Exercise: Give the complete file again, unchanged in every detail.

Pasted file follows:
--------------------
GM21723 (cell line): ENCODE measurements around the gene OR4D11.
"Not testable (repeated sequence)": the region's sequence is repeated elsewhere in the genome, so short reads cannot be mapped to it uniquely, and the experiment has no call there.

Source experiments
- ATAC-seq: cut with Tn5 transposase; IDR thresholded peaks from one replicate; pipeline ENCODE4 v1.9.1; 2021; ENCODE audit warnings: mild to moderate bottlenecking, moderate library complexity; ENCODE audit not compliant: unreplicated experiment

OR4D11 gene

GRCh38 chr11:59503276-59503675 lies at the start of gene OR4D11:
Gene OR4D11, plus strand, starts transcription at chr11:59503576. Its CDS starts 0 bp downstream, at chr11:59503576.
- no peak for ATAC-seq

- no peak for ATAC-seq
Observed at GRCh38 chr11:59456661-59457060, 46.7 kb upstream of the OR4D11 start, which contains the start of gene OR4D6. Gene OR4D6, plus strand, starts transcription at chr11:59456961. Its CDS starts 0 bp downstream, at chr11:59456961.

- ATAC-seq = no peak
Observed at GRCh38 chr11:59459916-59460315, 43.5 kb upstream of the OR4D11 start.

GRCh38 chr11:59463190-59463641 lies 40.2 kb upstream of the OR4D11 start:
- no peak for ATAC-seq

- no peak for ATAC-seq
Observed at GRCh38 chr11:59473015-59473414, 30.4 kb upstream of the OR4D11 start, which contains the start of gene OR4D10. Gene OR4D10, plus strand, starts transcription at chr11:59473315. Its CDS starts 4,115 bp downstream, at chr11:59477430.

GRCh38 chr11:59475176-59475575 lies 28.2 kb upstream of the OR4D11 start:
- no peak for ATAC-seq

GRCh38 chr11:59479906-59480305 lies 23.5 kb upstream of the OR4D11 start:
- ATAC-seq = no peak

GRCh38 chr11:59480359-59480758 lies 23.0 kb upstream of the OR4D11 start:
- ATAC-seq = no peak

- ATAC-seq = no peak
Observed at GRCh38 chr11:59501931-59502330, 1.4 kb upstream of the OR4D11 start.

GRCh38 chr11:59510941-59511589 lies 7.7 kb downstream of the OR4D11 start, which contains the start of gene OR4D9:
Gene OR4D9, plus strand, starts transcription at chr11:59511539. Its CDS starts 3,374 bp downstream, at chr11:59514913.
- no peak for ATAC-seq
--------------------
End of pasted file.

GM21723 (cell line): ENCODE measurements around the gene OR4D11.
"Not testable (repeated sequence)": the region's sequence is repeated elsewhere in the genome, so short reads cannot be mapped to it uniquely, and the experiment has no call there.

Source experiments
- ATAC-seq: cut with Tn5 transposase; IDR thresholded peaks from one replicate; pipeline ENCODE4 v1.9.1; 2021; ENCODE audit warnings: mild to moderate bottlenecking, moderate library complexity; ENCODE audit not compliant: unreplicated experiment

OR4D11 gene

GRCh38 chr11:59503276-59503675 lies at the start of gene OR4D11:
Gene OR4D11, plus strand, starts transcription at chr11:59503576. Its CDS starts 0 bp downstream, at chr11:59503576.
- no peak for ATAC-seq

- no peak for ATAC-seq
Observed at GRCh38 chr11:59456661-59457060, 46.7 kb upstream of the OR4D11 start, which contains the start of gene OR4D6. Gene OR4D6, plus strand, starts transcription at chr11:59456961. Its CDS starts 0 bp downstream, at chr11:59456961.

- ATAC-seq = no peak
Observed at GRCh38 chr11:59459916-59460315, 43.5 kb upstream of the OR4D11 start.

GRCh38 chr11:59463190-59463641 lies 40.2 kb upstream of the OR4D11 start:
- no peak for ATAC-seq

- no peak for ATAC-seq
Observed at GRCh38 chr11:59473015-59473414, 30.4 kb upstream of the OR4D11 start, which contains the start of gene OR4D10. Gene OR4D10, plus strand, starts transcription at chr11:59473315. Its CDS starts 4,115 bp downstream, at chr11:59477430.

GRCh38 chr11:59475176-59475575 lies 28.2 kb upstream of the OR4D11 start:
- no peak for ATAC-seq

GRCh38 chr11:59479906-59480305 lies 23.5 kb upstream of the OR4D11 start:
- ATAC-seq = no peak

GRCh38 chr11:59480359-59480758 lies 23.0 kb upstream of the OR4D11 start:
- ATAC-seq = no peak

- ATAC-seq = no peak
Observed at GRCh38 chr11:59501931-59502330, 1.4 kb upstream of the OR4D11 start.

GRCh38 chr11:59510941-59511589 lies 7.7 kb downstream of the OR4D11 start, which contains the start of gene OR4D9:
Gene OR4D9, plus strand, starts transcription at chr11:59511539. Its CDS starts 3,374 bp downstream, at chr11:59514913.
- no peak for ATAC-seq